The housing market is in a right old state in the UK at the moment and try as they might, the comedy coalition government just don't seem to be able to get it right. Not that this is a particularly new feature of a UK government, or possibly any other government around the world, but at the moment – the raft of UK housing policies, ideas and suggestions is starting to get ridiculous.
The latest "idea" to hit the headlines again is the "NewBuy Housing Scheme"
Rather than bore everyone to death with the exact ins and outs, the premise is to have property developers put some cash aside, the government does the same, end result first time buyers don't need such a huge deposit.
Problem with said scheme as anyone who isn't in the banking or mortgage business has spotted is; almost instant negative equity is gained by the buyer as prices fall, the government is further exposing tax payers' cash to a falling property market, and the only people actually making any money are the banks in the form of more fees for yet another new fangled product that costs way more than it should.
Put simply, another one of Grant Shapps' "Bathtub Thinking" ideas that he is now having to defend with what can only be described as a "I disagree – but I don't know why" defence and then ramble on in the usual politician style to reference things that have nothing to do with the question at hand.
For example: Shapps' defence of the program
"A few commentators have argued that we shouldn't be backing mortgages in this way. I disagree. When I started my printing business 21 years ago, I got my break by taking up a Government backed Loan Guarantee. Without that initiative I would never have been able to start my print company, which in turn has created jobs to this very day."
Mr Shapps – please explain what your printing business has to do with your bosses using tax payers' money to prop up a market that has been fuelled by excessive lending and poor regulation?
Perhaps if the Government backed Loan Guarantee had not been around we might have a different housing minister – one that understood the housing market and the related industries?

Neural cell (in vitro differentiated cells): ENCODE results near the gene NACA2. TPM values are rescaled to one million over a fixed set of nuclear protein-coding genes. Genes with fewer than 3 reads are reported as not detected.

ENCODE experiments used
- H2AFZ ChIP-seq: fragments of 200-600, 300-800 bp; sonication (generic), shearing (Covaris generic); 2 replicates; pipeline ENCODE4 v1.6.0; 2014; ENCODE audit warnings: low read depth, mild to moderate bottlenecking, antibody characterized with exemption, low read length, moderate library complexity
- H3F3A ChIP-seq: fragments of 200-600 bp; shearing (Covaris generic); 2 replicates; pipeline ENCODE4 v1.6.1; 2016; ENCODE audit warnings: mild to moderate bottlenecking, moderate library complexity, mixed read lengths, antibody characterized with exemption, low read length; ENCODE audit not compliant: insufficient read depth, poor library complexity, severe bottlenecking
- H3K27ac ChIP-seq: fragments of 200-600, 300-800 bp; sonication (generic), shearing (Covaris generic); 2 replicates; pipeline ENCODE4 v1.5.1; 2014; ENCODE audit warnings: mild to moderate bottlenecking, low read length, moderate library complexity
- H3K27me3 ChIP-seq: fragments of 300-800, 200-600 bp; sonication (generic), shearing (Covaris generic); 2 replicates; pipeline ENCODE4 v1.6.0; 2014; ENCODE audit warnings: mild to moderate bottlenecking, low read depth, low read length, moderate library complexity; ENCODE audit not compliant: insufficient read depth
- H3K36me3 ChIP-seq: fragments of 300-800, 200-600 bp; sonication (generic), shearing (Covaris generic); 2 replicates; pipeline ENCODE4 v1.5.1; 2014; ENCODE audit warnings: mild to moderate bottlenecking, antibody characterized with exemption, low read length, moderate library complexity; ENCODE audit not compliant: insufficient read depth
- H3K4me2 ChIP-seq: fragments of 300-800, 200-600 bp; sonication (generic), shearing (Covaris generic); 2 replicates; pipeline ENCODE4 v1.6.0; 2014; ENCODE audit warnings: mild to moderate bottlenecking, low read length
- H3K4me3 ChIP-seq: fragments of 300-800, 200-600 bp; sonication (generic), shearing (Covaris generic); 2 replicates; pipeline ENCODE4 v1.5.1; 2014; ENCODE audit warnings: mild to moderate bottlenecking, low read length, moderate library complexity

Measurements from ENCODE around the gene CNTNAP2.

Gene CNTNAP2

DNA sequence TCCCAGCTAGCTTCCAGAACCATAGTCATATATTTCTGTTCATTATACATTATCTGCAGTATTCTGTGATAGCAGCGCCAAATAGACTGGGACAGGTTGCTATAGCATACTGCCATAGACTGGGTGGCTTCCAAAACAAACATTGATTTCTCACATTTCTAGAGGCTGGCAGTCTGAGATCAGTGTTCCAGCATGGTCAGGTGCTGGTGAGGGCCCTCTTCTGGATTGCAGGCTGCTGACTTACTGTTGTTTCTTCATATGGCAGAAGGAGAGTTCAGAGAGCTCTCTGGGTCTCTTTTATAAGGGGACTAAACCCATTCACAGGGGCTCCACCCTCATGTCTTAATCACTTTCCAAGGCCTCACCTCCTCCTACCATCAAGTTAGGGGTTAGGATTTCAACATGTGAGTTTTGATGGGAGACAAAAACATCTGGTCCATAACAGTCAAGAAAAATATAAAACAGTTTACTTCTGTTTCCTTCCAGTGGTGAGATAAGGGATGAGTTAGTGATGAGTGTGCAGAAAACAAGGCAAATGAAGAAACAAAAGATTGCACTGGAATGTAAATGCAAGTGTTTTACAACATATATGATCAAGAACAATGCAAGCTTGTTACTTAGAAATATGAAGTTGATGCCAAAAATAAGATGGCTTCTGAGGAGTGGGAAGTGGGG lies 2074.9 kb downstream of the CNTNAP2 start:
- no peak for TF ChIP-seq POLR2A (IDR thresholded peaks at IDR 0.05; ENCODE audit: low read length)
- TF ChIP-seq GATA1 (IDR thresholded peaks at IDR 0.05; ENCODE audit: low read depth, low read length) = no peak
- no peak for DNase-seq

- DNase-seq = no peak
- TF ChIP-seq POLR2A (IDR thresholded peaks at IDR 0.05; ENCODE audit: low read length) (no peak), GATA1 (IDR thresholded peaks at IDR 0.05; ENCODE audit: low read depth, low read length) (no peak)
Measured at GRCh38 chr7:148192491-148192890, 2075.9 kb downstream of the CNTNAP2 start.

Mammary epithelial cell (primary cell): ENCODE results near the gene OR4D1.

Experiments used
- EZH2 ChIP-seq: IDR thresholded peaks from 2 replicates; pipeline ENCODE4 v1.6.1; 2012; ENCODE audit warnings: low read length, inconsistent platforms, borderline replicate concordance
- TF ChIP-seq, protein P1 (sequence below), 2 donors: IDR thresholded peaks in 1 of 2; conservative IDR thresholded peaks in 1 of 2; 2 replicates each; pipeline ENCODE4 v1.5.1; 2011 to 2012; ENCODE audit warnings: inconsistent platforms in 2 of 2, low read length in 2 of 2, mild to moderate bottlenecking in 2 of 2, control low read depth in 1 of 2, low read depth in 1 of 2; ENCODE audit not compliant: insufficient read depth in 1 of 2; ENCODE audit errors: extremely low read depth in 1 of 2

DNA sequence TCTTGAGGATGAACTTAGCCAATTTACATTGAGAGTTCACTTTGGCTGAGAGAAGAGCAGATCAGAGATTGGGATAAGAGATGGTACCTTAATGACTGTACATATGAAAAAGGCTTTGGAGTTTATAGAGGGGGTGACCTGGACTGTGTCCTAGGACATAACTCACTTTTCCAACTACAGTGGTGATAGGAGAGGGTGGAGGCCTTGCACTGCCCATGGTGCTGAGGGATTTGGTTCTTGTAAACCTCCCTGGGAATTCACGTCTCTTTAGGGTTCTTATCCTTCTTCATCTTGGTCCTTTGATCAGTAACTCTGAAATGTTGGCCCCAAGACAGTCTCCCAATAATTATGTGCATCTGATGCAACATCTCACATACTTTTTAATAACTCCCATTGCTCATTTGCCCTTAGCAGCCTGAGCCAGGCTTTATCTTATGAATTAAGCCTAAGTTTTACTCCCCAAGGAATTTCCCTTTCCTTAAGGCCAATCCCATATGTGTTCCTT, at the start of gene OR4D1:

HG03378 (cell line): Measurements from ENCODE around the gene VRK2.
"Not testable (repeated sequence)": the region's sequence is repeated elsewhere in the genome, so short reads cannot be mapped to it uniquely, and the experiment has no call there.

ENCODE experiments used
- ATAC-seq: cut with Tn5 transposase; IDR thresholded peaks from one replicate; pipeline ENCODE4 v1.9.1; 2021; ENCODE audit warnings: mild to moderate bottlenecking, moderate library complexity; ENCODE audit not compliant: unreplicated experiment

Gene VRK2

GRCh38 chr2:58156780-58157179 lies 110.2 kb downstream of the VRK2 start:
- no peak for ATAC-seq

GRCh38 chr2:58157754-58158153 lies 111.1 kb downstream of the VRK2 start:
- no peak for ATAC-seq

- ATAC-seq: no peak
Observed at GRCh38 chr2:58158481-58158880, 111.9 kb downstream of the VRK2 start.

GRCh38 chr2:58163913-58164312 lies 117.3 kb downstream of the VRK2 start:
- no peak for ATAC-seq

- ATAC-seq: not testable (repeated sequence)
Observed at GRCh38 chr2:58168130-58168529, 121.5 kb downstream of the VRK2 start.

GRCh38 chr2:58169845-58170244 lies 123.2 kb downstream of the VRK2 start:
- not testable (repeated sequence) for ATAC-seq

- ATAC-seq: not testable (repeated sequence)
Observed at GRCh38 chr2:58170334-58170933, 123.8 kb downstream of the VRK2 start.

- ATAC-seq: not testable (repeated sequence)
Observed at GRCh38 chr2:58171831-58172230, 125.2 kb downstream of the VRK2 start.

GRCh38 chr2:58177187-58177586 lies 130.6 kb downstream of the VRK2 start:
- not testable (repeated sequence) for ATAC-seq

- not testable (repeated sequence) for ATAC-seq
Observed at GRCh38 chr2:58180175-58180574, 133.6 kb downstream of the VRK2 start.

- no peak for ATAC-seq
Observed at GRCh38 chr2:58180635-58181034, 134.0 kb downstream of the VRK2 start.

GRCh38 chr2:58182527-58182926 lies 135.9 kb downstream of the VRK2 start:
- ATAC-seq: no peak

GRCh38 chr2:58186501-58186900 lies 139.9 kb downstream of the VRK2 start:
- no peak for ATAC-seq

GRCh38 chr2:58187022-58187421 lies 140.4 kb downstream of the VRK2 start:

Another fantastic quote in the defence of his own work;
"But building homes is also people intensive. As the snappily titled "Labour Needs of Extra Housing Input" by professor Michael Ball demonstrates – every home built creates 1.5 direct jobs and 3 more in the supply chain.
House building is also a major contributor to growth; £1 spent in construction generates £2.83 in the wider economy. So our Affordable Homes programme – now due to deliver 170,000 affordable homes, rather than the original 150,000 originally estimated – could add approximately significantly to GDP. As well as seeing 50,000 jobs created and safe-guarded on sites all around England, with even more established in the supply chain."
Building homes is an intensive business Grant – but you know as well as I do that in the real world in a recession, the first sector to be hit is construction – Your statistics might suggest otherwise of course, but we all know what can be done with a few numbers - you only need to look at how and why average house prices are calculated to work that one out.
House building a major contributor to growth? Well I would indeed concur on that point, IF YOU WERE USING MONEY THE GOVERNMENT HAD IN THE FIRST PLACE!!!!!